- Employers may see a new overtime rule proposal in October 2018, the U.S. Department of Labor announced in its fall regulatory agenda.
- A federal district court judge last year invalidated an Obama-era Fair Labor Standards Act (FLSA) regulation that would have required employers to pay overtime to workers making less than the equivalent of $47,476 per year (up from the current $23,660), regardless of whether they are eligible for other exemptions.
- The new administration began the rulemaking process for a new but likely lower threshold, issuing a Request for Information (RFI) in July.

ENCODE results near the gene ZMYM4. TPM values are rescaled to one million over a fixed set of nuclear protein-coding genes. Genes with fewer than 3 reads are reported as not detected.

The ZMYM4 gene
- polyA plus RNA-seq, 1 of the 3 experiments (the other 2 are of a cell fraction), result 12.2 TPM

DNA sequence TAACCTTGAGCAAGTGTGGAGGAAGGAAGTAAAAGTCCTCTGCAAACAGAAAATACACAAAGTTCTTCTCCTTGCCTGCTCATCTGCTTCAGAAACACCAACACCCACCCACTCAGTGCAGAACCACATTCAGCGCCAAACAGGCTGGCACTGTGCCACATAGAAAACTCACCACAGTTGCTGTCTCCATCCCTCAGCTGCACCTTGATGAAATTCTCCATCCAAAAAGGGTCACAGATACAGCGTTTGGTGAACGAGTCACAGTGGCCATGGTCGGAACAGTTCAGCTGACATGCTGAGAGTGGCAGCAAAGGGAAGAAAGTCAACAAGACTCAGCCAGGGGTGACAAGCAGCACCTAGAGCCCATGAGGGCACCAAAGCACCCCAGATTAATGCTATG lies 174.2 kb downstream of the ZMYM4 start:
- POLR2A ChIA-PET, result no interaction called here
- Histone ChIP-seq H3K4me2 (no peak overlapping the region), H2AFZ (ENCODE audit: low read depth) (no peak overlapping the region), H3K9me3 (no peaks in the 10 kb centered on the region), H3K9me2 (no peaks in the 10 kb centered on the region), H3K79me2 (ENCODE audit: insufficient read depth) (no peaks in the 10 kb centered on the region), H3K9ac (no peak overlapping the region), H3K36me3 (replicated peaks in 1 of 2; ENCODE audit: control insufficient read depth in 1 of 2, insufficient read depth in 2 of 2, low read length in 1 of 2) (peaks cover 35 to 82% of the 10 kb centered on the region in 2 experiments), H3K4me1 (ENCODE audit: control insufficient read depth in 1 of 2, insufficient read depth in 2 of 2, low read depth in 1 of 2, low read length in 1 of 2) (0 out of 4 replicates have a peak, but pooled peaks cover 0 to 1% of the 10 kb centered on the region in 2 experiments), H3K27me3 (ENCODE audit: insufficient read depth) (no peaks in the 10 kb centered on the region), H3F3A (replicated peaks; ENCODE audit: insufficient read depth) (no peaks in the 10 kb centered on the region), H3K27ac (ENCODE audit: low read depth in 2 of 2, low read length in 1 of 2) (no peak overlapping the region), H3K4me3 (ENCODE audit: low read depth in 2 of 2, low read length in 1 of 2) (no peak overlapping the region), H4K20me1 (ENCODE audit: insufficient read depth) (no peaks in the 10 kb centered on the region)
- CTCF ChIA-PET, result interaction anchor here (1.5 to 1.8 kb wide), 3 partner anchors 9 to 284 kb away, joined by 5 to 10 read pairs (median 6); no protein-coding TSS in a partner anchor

The regulatory agenda came out last week, sooner than many were expecting. The date for the Notice of Proposed Rulemaking isn't a big surprise, however. During a recent conference, a former DOL official told stakeholders that a final rule could be two and a half years away.
DOL has not made its intentions for the new rule public, but did offer some hints in the RFI, asking stakeholders how it should set a new threshold, or whether it should do away with the threshold altogether. If DOL does continue the practice of using a threshold, many expect it to be between $32,000 and $35,000.
Separately, bills introduced in both houses of Congress propose to legislate a $48,412 threshold. The bills have a fair number of co-sponsors, but no Republican support.